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Education

Here's a new, low-cost way to reduce the achievement gap in reading. There's only one catch

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Closing the achievement gap between kids from different economic backgrounds  is one of the most important challenges facing the U.S. education system today. It is also an expensive undertaking. With all the preschool programs, tutoring programs, afterschool programs and social service programs directed at helping kids from low-income families, the United States easily spends billions every year on this problem. 

Which is why a new research paper published today by the National Bureau of Economic Research holds such promise. The paper analyzes results from a randomized experiment of a reading program put in place in 463 North Carolina classrooms. The results were striking: At a cost of just $250 - $400 per student, the program raised reading scores for third graders enough to take a significant chunk out of the achievement gap. Other programs with similar results can costs thousands per student. 

The program is called Project READS. And though its results seem hugely promising, there is one catch. 

The positive effects of the program only applied to girls. Boys who participated didn't see much improvement. 

The idea behind Project READS is pretty straightforward. READS is an acronym that stands for "Reading Enhances Achievement During Summer." Kids in the program were sent free books in the mail while school was out for the summer. They were given guidance and encouragement to read the books, but they weren't forced to do so. The study also included a control group. In that group, kids didn't get any free books, though they could read on their own.

Turns out, kids who got free books in the mail did read more, on average, than the other kids. It may have helped that the books sent home were individually matched to each student's interest and reading level. Students were also asked to fill out and return a brief questionnaire to see if they'd understood the book.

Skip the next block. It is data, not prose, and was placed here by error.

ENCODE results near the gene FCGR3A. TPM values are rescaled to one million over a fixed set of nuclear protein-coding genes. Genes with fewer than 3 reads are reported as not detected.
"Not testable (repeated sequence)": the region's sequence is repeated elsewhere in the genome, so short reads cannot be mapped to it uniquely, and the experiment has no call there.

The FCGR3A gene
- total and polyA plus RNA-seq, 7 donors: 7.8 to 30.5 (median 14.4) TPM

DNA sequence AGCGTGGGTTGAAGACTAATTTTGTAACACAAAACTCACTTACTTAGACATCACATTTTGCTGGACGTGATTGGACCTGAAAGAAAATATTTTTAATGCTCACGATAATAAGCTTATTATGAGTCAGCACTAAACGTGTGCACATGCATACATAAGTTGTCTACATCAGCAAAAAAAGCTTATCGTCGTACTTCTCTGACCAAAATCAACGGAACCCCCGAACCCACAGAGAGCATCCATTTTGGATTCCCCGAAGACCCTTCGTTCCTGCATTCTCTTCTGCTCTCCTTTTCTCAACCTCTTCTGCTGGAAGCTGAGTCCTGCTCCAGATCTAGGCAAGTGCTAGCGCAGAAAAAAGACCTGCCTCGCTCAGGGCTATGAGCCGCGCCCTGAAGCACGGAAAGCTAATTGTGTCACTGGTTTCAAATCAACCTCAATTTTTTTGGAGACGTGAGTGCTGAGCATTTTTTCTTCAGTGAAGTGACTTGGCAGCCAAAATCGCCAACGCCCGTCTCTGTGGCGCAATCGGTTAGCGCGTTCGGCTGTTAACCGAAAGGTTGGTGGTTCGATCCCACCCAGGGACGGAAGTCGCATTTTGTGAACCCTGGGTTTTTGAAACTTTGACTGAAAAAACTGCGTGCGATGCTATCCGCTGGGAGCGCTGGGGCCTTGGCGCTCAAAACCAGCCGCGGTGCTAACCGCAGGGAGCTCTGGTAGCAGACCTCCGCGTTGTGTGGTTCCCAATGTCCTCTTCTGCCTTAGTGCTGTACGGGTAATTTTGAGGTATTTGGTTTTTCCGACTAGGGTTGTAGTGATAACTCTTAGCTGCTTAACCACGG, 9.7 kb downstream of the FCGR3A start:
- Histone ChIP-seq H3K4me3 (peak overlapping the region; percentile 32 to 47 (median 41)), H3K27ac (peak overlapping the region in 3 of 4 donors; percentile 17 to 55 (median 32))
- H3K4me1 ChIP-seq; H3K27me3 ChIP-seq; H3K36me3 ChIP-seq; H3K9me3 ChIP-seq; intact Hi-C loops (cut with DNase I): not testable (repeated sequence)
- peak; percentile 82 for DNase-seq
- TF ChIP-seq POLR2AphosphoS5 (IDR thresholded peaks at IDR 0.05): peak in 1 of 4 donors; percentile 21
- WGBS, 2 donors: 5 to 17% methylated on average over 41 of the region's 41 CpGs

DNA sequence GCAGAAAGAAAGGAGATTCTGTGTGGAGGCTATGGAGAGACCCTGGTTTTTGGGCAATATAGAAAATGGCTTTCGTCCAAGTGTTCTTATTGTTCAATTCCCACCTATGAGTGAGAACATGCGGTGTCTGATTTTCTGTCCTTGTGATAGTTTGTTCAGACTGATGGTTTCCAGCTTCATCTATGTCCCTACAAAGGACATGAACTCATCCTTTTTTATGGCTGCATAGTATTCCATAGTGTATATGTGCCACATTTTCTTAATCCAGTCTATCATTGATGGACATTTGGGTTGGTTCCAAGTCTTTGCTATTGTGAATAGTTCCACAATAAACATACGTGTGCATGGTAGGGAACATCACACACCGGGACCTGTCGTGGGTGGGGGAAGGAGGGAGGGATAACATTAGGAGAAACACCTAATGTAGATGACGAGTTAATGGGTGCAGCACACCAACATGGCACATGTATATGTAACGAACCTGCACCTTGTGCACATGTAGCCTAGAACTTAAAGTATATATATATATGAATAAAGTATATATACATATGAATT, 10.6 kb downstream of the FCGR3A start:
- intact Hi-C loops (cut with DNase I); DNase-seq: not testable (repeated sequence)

When school resumed in the fall, both groups – the kids who got free summer books, and those who didn't – were tested on their reading comprehension. 

This is a remarkably potent result for an investment of no more than $400 per student. Every year, school districts spend way more on programs that achieve way less.

The students who showed the biggest improvements were girls who started the program as third graders. The gain in reading scores was roughly equivalent to 1.4 months worth of learning. Or, looked at another way, it was enough to erase about 9 percent of the average reading score gap between kids from low-income families and kids from high-income families. 

This is a remarkably potent result for an investment of no more than $400 per student. Every year, school districts spend way more on programs that achieve way less. 

The problem is that, at least according to the results published in this paper, Project READS was totally ineffective at helping boys. Third-grade boys who got the free books over the summer showed no significant reading score gains compared to those who were just left to their own devices. The researchers had no clear answer on why this was the case. All they could offer is speculation: 

It may be that reading during the summer builds reading skills for girls but not for boys. It is also possible that on average when 3rd grade girls read during the summer, they do so in a productive way whereas 3rd grade boys tend not to. This would be consistent with research showing that girls tend to have more positive attitudes toward recreational reading than boys (Logan and Johnston 2009) and that parents are more likely to read to girls than boys when they are younger (Bertrand and Pan 2013). For boys, but not for girls, there was some weak evidence that the amount they liked the books they read during the summer may have contributed to improved reading skills. It may be the case that when boys find books that they like, they read in a more engaged and focused way and build reading skills as a result.

Perhaps Project READS simply failed at knowing which kinds of books boys would like to read. The study doesn't really prove the case either way. 

But the results for girls are significant enough that it seems worth figuring out how to get the same result for boys. It's not often that education researchers come across an idea for erasing achievement gaps that's both cheap and easy to implement. If it can be proven to work for boys as well as girls, maybe all school districts will start sending home free books during the summer.